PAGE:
Current Projects

Name: European Training Network on PErsonalized Robotics as SErvice Oriented applications

Name: European Training Network on PErsonalized Robotics as SErvice Oriented applications
Funded by: This project has received funding from the European Union’s Horizon 2020 research and innovation programme under the Marie Skłodowska-Curie grant agreement No 955778
Funding period: 2021 - 2024

Coordinator: Silvia Rossi (Interdepartmental Center for Advances in Robotic Surgery (ICAROS), University of Naples Federico II)

PERSEO, the European Training Network on Personalized Robotics as Service Oriented applications, is dedicated to preparing a new generation of interdisciplinary researchers and professionals equipped with entrepreneurial skills to tackle the challenges of the emerging personal robotics market. Our focus lies in developing tailored robot capabilities that can be accessed as Cloud Services for various applications such as companionship, rehabilitation, and education. This field presents unique hurdles, particularly in crafting personalized robot behavior to suit individual user preferences.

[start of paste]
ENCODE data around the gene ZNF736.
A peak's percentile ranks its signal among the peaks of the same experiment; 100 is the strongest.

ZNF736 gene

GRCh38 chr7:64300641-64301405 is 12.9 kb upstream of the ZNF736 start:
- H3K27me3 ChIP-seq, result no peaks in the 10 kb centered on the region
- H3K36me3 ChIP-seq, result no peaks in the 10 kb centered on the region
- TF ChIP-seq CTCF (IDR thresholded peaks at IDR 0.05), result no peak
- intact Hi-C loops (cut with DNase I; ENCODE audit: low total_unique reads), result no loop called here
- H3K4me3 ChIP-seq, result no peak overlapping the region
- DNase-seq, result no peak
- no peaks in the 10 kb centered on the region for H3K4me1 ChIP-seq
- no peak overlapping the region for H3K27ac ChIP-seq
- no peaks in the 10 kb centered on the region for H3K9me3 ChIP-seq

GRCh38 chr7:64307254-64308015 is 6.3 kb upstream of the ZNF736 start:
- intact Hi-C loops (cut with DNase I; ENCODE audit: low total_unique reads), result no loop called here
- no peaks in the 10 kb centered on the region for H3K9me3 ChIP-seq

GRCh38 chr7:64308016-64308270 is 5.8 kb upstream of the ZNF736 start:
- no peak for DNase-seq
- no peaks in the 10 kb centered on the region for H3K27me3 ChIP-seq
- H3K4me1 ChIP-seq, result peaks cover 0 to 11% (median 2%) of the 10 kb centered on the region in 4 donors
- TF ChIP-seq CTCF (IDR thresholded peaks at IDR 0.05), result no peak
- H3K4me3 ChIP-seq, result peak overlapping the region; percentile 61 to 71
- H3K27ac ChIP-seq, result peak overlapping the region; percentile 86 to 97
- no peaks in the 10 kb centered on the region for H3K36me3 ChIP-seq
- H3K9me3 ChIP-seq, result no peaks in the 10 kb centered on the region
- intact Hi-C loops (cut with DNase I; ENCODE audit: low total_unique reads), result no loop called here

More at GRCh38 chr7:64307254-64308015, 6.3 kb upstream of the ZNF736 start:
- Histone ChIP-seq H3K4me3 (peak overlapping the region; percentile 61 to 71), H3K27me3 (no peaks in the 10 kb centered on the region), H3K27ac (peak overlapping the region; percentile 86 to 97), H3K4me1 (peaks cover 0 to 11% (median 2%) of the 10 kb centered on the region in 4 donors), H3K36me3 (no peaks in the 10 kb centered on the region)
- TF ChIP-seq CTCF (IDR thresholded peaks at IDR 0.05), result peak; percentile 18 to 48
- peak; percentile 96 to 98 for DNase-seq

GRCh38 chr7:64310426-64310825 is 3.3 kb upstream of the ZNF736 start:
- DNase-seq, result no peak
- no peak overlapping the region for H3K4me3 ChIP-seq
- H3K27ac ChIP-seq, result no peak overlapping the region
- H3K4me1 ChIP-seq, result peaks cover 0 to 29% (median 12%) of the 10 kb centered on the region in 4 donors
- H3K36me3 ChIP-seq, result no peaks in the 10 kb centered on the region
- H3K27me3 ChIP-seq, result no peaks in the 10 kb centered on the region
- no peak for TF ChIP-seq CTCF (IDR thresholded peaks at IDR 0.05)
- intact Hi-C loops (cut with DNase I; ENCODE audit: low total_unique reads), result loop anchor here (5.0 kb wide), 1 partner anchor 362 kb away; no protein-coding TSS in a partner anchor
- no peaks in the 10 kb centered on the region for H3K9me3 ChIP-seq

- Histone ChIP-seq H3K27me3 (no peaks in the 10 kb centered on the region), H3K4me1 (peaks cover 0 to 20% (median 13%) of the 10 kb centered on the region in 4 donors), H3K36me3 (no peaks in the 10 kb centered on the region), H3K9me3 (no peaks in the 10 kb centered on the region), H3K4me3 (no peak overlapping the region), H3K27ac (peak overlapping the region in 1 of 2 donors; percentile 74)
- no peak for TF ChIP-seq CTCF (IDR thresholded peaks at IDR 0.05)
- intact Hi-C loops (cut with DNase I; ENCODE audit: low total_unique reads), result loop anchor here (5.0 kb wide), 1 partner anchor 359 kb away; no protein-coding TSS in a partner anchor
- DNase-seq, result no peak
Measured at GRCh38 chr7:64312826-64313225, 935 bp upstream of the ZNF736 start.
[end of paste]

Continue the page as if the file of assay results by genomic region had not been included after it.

Supported by the European Union’s Horizon 2020 research and innovation programme, the PERSEO project will train early-stage researchers (ESRs) from diverse backgrounds including computer science, philosophy, and psychology. Through this training, ESRs will learn to personalize robotics technology across physical, cognitive, and social dimensions, enabling them to navigate the associated social, legal, and ethical considerations that accompany the adoption of personal robots.

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Name: Examining robustness of bipedal robot walking with artificial sensitive skin
Funded by: DFG
Funding period: 2023-2027